Who and What is Evil?


In the American political arena insults are daily exchanged between antagonists.  At times, even the word evil is dropped to describe opponents.

Who is evil?  What are the criteria for calling another evil?  It is not necessarily one’s political ideology that makes one of evil opinion. Many political ideologies and positions fall within ethical parameters. Moreover, political ideology is not an appropriate or adequate measure for dividing evil from good. The judgment of another’s opinions as evil should be based on principles that transcend political philosophy. A certain political philosophy may be evil on the basis of universal principles of ethics. Nazism was evil, because it maintained a philosophy that sought the destruction of certain people like the Jews, Christians, Gypsies, those with disabilities, minorities with different sexual orientations, and political opponents.  Such a view contravenes the principle of love of neighbor, even the enemy.  Christ is the embodiment of this love.

To be a Republican or Democrat is not intrinsically evil.  But, to hold certain views destructive of others is evil.   One may ask then, are those who support abortion evil?  A strong case can be made for this view, based on the example of Christ and universal Christian principles.  Can you imagine Christ saying to someone, “Yes, I think you should get an abortion?”

What is the difference between being evil and a sinner?  A sinner repents to the Lord for his/her evil and attempts to do better by the grace of God.  Evil people do not repent; but, persist in their evil.  Do evil people know when they are saying or doing evil?  Their response may be that they deny that they are doing evil, or they may delight in the evil they are doing and will persist in it. If they know they are doing evil and persist in their evil-doing without repentance, they are not only sinners but evil.   No repentance means no forgiveness, thus no salvation.  Most evil people very well know that they are serving darkness.  They are the advance guard of Satan.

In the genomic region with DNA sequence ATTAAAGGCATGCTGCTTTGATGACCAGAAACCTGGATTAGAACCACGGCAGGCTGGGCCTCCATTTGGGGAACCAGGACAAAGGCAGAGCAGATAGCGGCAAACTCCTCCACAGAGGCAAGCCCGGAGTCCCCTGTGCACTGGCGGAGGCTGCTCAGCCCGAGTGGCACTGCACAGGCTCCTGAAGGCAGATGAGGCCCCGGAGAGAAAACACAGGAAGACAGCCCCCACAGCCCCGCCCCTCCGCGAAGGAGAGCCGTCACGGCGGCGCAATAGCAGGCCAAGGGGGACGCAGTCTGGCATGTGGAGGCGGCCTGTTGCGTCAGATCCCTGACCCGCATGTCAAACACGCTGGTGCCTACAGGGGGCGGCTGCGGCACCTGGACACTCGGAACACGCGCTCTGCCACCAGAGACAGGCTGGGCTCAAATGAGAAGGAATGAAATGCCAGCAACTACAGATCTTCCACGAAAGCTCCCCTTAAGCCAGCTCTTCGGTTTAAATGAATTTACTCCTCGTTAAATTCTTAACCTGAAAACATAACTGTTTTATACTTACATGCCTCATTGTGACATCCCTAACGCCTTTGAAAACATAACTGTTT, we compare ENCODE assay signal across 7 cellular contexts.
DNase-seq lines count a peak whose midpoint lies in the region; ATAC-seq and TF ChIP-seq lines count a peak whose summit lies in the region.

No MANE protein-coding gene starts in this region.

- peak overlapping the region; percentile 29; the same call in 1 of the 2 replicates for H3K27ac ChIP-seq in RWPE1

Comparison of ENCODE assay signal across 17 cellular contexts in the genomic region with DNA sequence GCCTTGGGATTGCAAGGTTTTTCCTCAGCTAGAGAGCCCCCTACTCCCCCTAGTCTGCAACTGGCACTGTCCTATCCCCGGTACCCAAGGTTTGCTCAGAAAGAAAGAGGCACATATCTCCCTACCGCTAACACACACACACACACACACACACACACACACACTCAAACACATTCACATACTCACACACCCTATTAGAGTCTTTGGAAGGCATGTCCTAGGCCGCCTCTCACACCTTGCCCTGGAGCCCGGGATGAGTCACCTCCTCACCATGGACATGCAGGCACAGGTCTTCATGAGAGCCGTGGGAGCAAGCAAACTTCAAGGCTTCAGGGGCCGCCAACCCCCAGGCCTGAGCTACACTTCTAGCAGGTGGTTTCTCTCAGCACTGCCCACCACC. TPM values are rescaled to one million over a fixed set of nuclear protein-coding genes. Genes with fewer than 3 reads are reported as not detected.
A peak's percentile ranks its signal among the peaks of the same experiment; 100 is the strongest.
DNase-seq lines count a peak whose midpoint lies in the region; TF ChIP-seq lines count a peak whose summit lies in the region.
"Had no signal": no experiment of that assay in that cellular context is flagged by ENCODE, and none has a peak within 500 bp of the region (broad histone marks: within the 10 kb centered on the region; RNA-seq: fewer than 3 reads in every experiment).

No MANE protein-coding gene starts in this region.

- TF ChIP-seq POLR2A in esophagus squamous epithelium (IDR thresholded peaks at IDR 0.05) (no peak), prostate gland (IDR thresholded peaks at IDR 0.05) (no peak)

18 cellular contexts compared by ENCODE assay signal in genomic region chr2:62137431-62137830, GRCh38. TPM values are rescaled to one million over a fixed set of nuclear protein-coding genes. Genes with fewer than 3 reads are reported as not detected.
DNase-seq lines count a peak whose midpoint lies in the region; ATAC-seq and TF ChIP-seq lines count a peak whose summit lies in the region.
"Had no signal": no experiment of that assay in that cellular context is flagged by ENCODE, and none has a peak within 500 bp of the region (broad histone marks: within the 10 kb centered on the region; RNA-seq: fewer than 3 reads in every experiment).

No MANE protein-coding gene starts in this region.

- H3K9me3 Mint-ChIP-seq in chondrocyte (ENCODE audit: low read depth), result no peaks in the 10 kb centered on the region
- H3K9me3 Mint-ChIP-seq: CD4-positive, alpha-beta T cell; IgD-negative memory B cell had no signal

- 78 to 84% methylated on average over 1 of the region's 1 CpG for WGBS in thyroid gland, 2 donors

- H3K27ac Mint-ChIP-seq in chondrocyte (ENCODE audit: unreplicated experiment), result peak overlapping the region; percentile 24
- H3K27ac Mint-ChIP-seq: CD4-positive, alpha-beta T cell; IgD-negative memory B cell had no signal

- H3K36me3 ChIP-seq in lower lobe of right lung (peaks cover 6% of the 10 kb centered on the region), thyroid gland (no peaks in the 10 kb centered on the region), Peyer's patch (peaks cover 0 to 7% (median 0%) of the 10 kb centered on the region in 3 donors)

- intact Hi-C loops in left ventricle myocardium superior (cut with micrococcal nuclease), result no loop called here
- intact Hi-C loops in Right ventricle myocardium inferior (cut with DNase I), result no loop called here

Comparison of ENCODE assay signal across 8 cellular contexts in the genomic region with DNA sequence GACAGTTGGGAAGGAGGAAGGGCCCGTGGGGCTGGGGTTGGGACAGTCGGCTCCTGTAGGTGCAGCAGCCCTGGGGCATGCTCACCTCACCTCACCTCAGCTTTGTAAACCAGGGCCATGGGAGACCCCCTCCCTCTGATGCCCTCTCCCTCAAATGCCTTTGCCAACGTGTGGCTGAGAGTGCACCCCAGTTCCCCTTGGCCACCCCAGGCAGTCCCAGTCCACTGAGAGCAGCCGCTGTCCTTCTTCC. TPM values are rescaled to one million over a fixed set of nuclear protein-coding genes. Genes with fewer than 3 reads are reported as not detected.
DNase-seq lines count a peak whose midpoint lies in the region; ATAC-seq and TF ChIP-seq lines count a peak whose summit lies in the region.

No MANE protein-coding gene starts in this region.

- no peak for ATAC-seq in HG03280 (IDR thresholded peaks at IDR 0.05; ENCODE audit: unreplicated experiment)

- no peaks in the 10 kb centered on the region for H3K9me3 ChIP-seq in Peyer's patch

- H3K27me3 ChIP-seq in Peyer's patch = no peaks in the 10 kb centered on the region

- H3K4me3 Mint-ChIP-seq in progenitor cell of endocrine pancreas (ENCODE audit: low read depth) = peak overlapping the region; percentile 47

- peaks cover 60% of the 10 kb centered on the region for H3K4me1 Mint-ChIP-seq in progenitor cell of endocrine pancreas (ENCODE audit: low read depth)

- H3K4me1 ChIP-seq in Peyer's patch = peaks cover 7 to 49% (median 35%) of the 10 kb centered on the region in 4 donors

It must be made clear that evil is perpetrated in what we say and what we do.  Speech and deed are under God’s judgment.  We must repent in thought, word, and deed as we do in liturgical confession.

The universal principles that we are to use to make ethical judgments derive from the Christian tradition.  The Holy Scriptures,  the Church Fathers, the confessions and pronouncements of the Church, and contemporary reflection in the Christian community (in convocation) are the sources of authority and our guides.  The Holy Scriptures are the primary source of authority that judge all other authorities.

When one is witnessing, it is not enough simply to make an assertion without backing it up.  For this reason, many people do not believe they are adequate to the task of apology and witness.  But, we must witness.  If we need to defend a position that we are unable to do at the time of a conversation, we can tell our adversary that we will acquire the information we need to complete the point we are making at some later date.  Our sources of information could be our pastor or another knowledgeable person on the subject,  Bad information never helps us in a debate.

All along we must be respectful. If someone seems to be inclined toward evil, we need to find a way to express our concern for what another is saying or doing with hopes that either we come to realize that we have made a false judgment about the other or the other amends his/her ways.

We must be concerned with another’s salvation.  This means that not to find a way of expressing our concern is to forsake the other to the powers of evil that inhabit our world.  As the Scriptures say, his blood is on our hands (Ezekiel).


Michael G. Tavella

September 21, 2020



Encounters with Jesus in the Gospel of John–Pilate
Encounters with Jesus in the Gospel of John–Peter